By EA Sandra, Jerusalem
On June 18, Muslims all over the world, including in Palestine and Israel, started the holy month of Ramadan. During this month Muslims fast during the light hours of the day in solidarity with the suffering of the poor and they dedicate themselves to prayers. As Jerusalem is the third holiest city for Muslims, many Palestinians wish to visit the Holy City to pray.
Normally the Israeli authorities require that Palestinians apply for a permit to access East Jerusalem where the Al Aqsa Mosque Compound is situated, and which forms part of occupied Palestine. But this year, the Israeli Civil Administration announced it would ease the restrictions for those wishing to make the journey. Women and girls of all ages, men over the age of 40 and boys under 12 were to be allowed to cross the checkpoints without a specifically issued permit.
Though the exception was to apply only on Fridays during Ramadan, it would still be easy to accept the Israeli narrative here and feel relief that some easing of restrictions on access to worship have been granted. Even the centre-left Israeli newspaper Haaretz referred to the temporary easing as “perks” and stated in an article that, “Israel has cancelled more goodwill gestures granted to the Palestinians for the month-long Ramadan fast period following Tuesday night’s rocket fire from the Gaza Strip into Israel.”
Rocket fire is not good – but the Palestinian narrative is not one of needing “perks” or “goodwill gestures”. Palestinians ask if it should be considered a “perk” to be allowed to apply for a permit to visit a family member in East Jerusalem during Ramadan or Eid.
The narrative we hear from Palestinians crossing into East Jerusalem is rather one of people in an occupied land not being allowed to move freely, particularly to move freely to pray even at this holy time. One man told us, “even going to prayer in our own land, we are treated like cattle”.
More people were allowed to pass without permits, but ID cards were still checked, people were still turned back, young children had to stand in metal corridors and get through turnstiles, and children had to see their parents argue their right to pass with police and soldiers. People had to go home after being told they were the right age, but that there was a problem with someone in their family. They were not given a proper explanation.
This is not to say that people were not delighted to be able to pass to pray. There were plenty of excited and relieved faces among those who were allowed in. One man told us he had not been able to visit Jerusalem for 15 years, despite having been born there. Many others told us that this was their first ever trip to the Holy City.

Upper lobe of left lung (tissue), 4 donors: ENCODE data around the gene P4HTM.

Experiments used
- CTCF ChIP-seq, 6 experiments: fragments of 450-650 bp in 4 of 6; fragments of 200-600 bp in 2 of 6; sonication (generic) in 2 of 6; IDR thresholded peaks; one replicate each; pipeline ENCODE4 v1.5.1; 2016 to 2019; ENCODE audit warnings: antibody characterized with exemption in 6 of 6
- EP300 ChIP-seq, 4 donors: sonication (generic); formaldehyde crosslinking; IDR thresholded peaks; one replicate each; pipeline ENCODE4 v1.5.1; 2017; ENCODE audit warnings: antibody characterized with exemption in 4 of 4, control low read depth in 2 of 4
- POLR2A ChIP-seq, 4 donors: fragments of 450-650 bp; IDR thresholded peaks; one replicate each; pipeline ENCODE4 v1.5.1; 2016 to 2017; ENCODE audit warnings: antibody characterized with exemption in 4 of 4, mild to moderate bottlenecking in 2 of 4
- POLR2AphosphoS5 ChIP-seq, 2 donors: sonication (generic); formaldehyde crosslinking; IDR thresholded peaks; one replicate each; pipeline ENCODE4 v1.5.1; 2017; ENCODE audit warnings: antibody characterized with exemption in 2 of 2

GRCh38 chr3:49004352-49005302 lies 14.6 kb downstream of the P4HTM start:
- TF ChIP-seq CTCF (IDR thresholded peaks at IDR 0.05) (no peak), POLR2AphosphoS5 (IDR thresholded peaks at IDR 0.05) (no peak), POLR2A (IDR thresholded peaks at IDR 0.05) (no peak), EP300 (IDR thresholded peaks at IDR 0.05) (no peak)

In all the circumstances, however, the checkpoints are tense. The lines are long, the expectations are high and the frustration of being rejected for no apparent reason can be heartfelt for fasting Palestinians.
In the first two weeks, unfortunately, several violent attacks took place at checkpoints and in East Jerusalem. On the first Friday of Ramadan a Palestinian man stabbed and injured a soldier.
During the following week, three similar incidents took place, and Palestinians feared that the restrictions would become more severe as they bore the repercussions for the actions of a violent few.
And they did. On July 3, the age limit for men to pass without a permit was raised from 40 to 50, and instead of all women being allowed, only women over 30 could pass without a permit. This was widely seen as collective punishment. One Palestinian man asked, “Where does it say in the Torah, the Koran or the Bible that you have to be over 50 to pray?”
The first week of the new restrictions there was considerable confusion, particularly among women who had not known about the changes. There were no notices at the checkpoints.
One young woman at the Bethlehem checkpoint told us, “You know, one woman tried to stab an Israeli soldier here so now they think we are all terrorists. We just want to pray and we will try again and again until they let us enter.”
And at that particular checkpoint, the rules were then ignored and all women were allowed through.
In East Jerusalem, at Qalandia checkpoint, this soldier was working hard to tell women under 30 they could not come through!And on the third Friday of Ramadan a tragedy occurred. A young Palestinian man was shot dead by an Israeli officer near Qalandiya checkpoint in occupied East Jerusalem. The young man had been throwing stones at the army vehicle and it seems that the officer stepped out and shot him. This shooting has attracted widespread media attention, in Israel and internationally, in part because of the sad story of the victim’s family (he is the third son to be killed by the Israeli military) and in part because of a view that the officer’s action was hugely disproportionate. The Israeli human rights organisation B’Tselem has published video footage of the incident.
EAPPI monitored the two main checkpoints, in Qalandia and Bethlehem, used by Palestinians coming to the Old City in East Jerusalem to pray in the Al Aqsa Mosque Compound. We stood for seven hours each Friday at both checkpoints. Despite the tensions and difficulties, it was a privilege to be present while the Palestinians persist in exercising their right to pray at their holy place.
And there was joy at this holy time.This poster put up by the Jerusalem Municipality (run by the Israeli authorities) wishing a Happy Ramadan was not appreciated by all in the circumstances. Most had been removed by the end of the first day! NOTE: Movement restrictions that impede access to religious institutions – and that are not necessary for the maintenance of public order – infringe on the rights of the Palestinian population to freedom of religion and worship, according to article 46 of the Hague Regulations, article 58 of the Fourth Geneva Convention, and article 75 of the First Additional Protocol.